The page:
By Chris Horton @HortonBBallSite
How After Timeout plays shifted the NBA Finals and the future of the Cleveland Cavaliers.
By now, the NBA Finals has been dissected in a variety of ways—the KD factor, Rihanna’s bow to The King, the Kardashian curse, Deron Williams playing basketball like Carlton Banks, etc. Throughout the series, I was more interested in the minutiae because, like other coaches also know, when you have the lesser talented team you must find ways to win in the margins. The Cleveland Cavaliers were not going to out-talent the Golden State Warriors to a series victory. Instead, Coach Lue and company needed to find resounding wins in the margins.
After Timeout situations, or ATOs, are perfect opportunities to momentarily use nuanced stratagem or outright chicanery to overcome an opponent’s superior talent. The controlled timeout environment allows coaches to set up their offense and prepare players to execute to the best of their ability, albeit against an equally prepared set defense.
Outside of coaching circles, ATO effectiveness often goes overlooked. In fact, there isn't a place that keeps detailed ATO stats for public consumption. Nevertheless, when paying attention to these situations, the importance of ATOs is clear. Beyond simply putting points on the scoreboard, ATOs can be used to stop runs, stem the tide of a game, get certain players going, and demoralize an opponent.
For Coach Tyronn Lue and the Cavs, it was critical to maximize their ATO opportunities while simultaneously limiting the Warriors (who excel after timeouts in their own right). Considering the Warriors superior talent level, the Cavs needed to have an overwhelming win in this area to help overcome some of the other areas of the game where they were disadvantaged. Unfortunately, the Cavs did not claim a resounding ATO victory. They didn’t claim a victory at all, being outscored by 22 points after timeouts over the course of the Finals.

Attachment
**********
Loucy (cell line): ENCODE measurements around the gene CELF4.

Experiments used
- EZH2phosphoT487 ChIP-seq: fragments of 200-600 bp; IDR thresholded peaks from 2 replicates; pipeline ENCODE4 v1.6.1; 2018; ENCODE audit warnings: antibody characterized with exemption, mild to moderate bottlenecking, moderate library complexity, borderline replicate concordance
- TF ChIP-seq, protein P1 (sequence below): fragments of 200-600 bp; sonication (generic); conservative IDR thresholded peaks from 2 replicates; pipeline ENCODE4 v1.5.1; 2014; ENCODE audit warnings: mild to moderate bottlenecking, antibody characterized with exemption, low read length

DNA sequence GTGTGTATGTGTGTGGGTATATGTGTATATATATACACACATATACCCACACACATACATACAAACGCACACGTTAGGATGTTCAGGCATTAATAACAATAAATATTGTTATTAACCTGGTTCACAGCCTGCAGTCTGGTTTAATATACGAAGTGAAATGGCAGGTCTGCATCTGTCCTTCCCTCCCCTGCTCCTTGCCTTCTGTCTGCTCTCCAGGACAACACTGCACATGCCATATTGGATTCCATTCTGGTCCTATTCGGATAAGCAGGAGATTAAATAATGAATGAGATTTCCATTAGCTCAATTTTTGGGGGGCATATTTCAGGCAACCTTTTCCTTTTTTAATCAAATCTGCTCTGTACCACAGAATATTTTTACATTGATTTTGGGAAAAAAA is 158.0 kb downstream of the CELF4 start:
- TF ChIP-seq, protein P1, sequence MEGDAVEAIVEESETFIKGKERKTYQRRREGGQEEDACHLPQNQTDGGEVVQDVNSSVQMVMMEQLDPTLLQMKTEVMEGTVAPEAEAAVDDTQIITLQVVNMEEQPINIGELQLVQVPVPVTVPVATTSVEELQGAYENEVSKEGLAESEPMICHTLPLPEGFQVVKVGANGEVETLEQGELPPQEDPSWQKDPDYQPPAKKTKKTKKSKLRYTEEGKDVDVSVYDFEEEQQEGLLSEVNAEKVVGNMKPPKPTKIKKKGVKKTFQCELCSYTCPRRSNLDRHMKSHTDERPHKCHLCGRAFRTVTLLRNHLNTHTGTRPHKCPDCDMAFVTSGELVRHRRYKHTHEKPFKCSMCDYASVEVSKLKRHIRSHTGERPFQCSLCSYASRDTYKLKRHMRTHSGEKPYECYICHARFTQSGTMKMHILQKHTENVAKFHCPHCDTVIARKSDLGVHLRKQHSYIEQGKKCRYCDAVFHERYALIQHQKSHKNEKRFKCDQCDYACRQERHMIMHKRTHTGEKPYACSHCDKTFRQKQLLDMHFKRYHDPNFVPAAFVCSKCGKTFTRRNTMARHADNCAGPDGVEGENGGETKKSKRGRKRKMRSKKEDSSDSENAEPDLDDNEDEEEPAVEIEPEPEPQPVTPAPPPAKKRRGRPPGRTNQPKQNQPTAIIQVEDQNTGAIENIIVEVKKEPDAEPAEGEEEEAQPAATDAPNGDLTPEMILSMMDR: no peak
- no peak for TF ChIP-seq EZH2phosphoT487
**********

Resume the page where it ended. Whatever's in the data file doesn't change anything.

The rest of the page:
If the Cavs would’ve flipped the ATO advantage in their favor and found themselves with a 22 point advantage, would they have won another ring? It’s impossible to know. The overall point, however, still stands – capitalizing in this seemingly small area of the game would’ve improved Cleveland’s chance to win unequivocally. And had the Cavs afforded themselves this extra opportunity to win, who knows what could happen when you have the best player in the world continuing to produce historic Finals numbers.
Now here we sit nearly two months removed from the beginning of the NBA finals. Golden State has paraded through Oakland. General Manager David Griffin has been fired. Chauncey Billups would rather work with Michelle Beadle than be the Cavs GM. Kyrie has asked to be traded. LeBron is presumed to be counting down the days until he can go to LA. Carmelo Anthony refuses to entertain the idea of putting on a Cavs jersey. If the Cavs could go back and find a way to win in the margins, would they have actually been finding a way to avoid all of these wholesale losses?
Best ATOs: Golden State
These two plays typify the Golden State Warriors philosophy because there is excellent movement, screening, and all players are given the opportunity to make plays. Both plays end with a bench player getting an easy shot around the rim. One of the things that stood out over the course of the series was the frequency with which the Warriors would use an ATO to get a shot for someone not named Curry, Durant, or Thompson. Using ATOs to get non-stars shot attempts is a savvy way to keep the entire team engaged at both ends of the floor.
Best ATOs: Cleveland
Although excellently designed, these plays are representative of one of the problems with Cleveland's after timeout sets. Both plays are designed to feature the Cavs best players: LeBron, Kyrie, and K-Love. There's certainly nothing wrong with getting the ball to your best players as often as possible, but the heavy reliance on their stars compounded an issue for Cleveland. Throughout the series, the Cavs struggled to get any production from their bench or supporting cast. What better scenario than a carefully crafted ATO to give your struggling fringe players some confidence and energy?